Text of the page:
“I recently had my eyes checked and they said I had more than perfect vision,” Joshua Smith assures me. Lucky. The Adelaide-based artist works full-time creating intricate miniature worlds with extreme attention to detail.

“There’d been some mornings where I’d wake up and things were fuzzy at a distance and I thought, ‘Shit,’ but it’s just because I’ve been focusing up close that it takes longer for my eyes to adjust.”

A quick glance at his Instagram reveals the culprits – tiny replicas of dilapidated, abandoned buildings and miniscule remnants of urban decay. Scattered around his creations are discarded cigarettes, trampled rubbish, graffiti, paint cracks, weathered paste-ups and old posters. His recent works include a bodega in Brooklyn, a milk bar in western Sydney and a vacant apartment building in Hong Kong.

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But his latest job is closer to home. Traders along the cafe and retail strip known as Queen Street (it’s actually Elizabeth Street) have asked the artist to point his shrink ray at their shops in an effort to bring people back to the area.

In the past two years traffic and road closures caused by the long-running South Road works and an upgrade to the Croydon railway station have deterred many would-be customers. Operators along the street reportedly took out loans and sold their homes to keep their doors open.

“It’s cool to make miniatures of buildings and stuff, but it’s even better to have it help a cause,” says Smith. “The traders there were given a raw deal.”

The Croydon streetscape, shrunk down to a scale of 1:30, includes Queen Street Cafe, Croydon Social and Red Door Bakery, replete with its iconic green mural. The work is on display in the window of Croydon Social as part of SALA Festival.

“It’s weird to know it’s going to have the miniature of itself, in itself,” Smith says when we visit him at his studio. “If I had more time I’d build a miniature of this miniature to go inside the miniature.” Very meta.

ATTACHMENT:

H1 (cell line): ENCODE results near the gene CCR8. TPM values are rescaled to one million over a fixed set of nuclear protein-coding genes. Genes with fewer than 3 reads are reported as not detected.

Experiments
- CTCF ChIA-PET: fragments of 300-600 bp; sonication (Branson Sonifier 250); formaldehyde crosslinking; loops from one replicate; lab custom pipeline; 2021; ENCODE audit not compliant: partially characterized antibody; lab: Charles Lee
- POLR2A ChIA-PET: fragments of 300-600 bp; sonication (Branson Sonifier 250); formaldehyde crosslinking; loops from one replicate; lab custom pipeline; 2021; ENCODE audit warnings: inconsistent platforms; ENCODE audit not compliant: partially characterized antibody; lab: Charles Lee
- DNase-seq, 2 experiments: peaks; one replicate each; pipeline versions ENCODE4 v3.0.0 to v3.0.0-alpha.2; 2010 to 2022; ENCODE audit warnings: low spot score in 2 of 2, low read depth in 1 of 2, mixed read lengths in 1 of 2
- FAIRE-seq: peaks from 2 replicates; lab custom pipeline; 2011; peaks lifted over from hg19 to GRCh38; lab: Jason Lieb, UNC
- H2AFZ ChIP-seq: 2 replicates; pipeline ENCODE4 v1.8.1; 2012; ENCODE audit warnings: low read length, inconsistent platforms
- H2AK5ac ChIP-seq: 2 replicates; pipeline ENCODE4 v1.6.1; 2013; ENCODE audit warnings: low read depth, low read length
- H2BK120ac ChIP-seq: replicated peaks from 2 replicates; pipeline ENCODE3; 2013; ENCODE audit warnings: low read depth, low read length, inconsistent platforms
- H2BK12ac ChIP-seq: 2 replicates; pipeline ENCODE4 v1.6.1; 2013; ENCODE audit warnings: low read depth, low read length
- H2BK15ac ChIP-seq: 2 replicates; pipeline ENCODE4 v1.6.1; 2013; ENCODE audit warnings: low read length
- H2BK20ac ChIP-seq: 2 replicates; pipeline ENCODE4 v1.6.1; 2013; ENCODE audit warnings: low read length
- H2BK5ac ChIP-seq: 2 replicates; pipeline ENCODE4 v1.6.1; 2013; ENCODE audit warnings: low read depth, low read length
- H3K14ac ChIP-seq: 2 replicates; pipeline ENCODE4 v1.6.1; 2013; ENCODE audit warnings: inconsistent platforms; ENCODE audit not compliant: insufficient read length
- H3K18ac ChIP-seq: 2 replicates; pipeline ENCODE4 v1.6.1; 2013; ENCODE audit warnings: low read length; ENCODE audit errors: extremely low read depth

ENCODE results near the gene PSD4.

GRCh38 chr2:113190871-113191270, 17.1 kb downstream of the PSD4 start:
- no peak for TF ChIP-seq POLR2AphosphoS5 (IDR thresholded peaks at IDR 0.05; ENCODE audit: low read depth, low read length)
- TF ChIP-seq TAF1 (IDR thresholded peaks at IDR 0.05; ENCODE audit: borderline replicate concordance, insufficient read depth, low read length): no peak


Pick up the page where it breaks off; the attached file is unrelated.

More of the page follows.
Smith’s work has earned him a throng of eagle-eyed followers – 74,000 and counting – which is why he’s steering clear of our photographer’s lens.

“I get recognised when I’m running about getting groceries now,” he tells us. The other day he was approached by six strangers in a six-kilometre radius – in Norwood. “Initially I was saying yes to selfies because I didn’t want to come off like an asshole, but nowadays it’s like, ‘If you want to photograph something take a photo of my work’. That’s the product.”

While Smith is usually drawn to decaying, often soon-to-be demolished buildings, he says the row of “Queen Street” shops still fits the bill. “My work looks at the overlooked aspects of specific buildings [and] this is an overlooked area,” he says.

“You can see it’s a staple in the community. It feels very local when you go there. It’s a really magical place. I’m trying to capture that as best as I can.”

Smith made “four or five” visits to the street to take note of every single detail. “All the things that people would probably overlook, like the stickers and tags and where chipped or missing tiles are, the mosaic planters, old signage … I’m trying to focus on those very small details that maybe even the traders don’t notice.”